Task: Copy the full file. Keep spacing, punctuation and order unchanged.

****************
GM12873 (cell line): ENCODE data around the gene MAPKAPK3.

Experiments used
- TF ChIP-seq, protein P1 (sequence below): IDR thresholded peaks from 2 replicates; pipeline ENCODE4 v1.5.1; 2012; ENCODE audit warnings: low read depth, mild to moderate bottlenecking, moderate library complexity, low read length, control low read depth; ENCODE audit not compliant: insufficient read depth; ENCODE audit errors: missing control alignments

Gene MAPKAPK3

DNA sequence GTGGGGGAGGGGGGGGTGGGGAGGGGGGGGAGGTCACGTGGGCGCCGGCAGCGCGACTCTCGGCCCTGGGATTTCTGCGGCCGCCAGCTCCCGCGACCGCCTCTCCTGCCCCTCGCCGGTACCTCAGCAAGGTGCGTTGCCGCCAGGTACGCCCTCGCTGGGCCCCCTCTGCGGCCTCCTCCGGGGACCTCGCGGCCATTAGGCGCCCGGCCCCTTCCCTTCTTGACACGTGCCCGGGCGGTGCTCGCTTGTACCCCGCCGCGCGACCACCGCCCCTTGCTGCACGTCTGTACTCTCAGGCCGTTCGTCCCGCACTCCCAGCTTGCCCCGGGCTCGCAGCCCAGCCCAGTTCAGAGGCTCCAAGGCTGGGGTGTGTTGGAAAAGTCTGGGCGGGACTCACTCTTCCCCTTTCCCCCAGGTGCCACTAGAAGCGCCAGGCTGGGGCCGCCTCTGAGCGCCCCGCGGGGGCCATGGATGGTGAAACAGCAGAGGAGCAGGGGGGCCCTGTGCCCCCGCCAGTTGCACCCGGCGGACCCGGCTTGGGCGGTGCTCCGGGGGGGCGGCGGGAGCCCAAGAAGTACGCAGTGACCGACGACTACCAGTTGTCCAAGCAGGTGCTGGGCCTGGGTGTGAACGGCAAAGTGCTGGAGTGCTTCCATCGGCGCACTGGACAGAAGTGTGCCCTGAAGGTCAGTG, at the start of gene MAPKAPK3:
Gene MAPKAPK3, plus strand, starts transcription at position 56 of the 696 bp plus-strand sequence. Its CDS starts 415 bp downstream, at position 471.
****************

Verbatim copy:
GM12873 (cell line): ENCODE data around the gene MAPKAPK3.

Experiments used
- TF ChIP-seq, protein P1 (sequence below): IDR thresholded peaks from 2 replicates; pipeline ENCODE4 v1.5.1; 2012; ENCODE audit warnings: low read depth, mild to moderate bottlenecking, moderate library complexity, low read length, control low read depth; ENCODE audit not compliant: insufficient read depth; ENCODE audit errors: missing control alignments

Gene MAPKAPK3

DNA sequence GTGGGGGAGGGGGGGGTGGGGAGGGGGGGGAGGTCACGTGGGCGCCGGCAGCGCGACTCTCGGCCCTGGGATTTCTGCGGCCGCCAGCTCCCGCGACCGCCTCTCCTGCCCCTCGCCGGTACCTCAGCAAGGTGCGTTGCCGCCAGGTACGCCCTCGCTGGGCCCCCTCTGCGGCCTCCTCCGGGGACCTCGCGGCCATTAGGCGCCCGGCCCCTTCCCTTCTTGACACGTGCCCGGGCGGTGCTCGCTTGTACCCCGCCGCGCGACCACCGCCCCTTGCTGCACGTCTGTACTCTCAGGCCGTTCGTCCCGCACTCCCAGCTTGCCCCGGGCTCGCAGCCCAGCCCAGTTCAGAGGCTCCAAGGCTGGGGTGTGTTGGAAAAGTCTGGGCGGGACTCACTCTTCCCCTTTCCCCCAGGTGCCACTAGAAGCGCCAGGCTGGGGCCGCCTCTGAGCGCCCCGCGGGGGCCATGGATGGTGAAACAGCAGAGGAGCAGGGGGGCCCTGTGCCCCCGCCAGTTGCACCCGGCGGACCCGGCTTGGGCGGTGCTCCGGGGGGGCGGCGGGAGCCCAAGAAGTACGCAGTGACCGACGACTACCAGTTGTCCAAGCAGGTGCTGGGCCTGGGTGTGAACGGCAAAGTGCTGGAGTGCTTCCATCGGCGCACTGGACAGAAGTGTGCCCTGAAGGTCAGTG, at the start of gene MAPKAPK3:
Gene MAPKAPK3, plus strand, starts transcription at position 56 of the 696 bp plus-strand sequence. Its CDS starts 415 bp downstream, at position 471.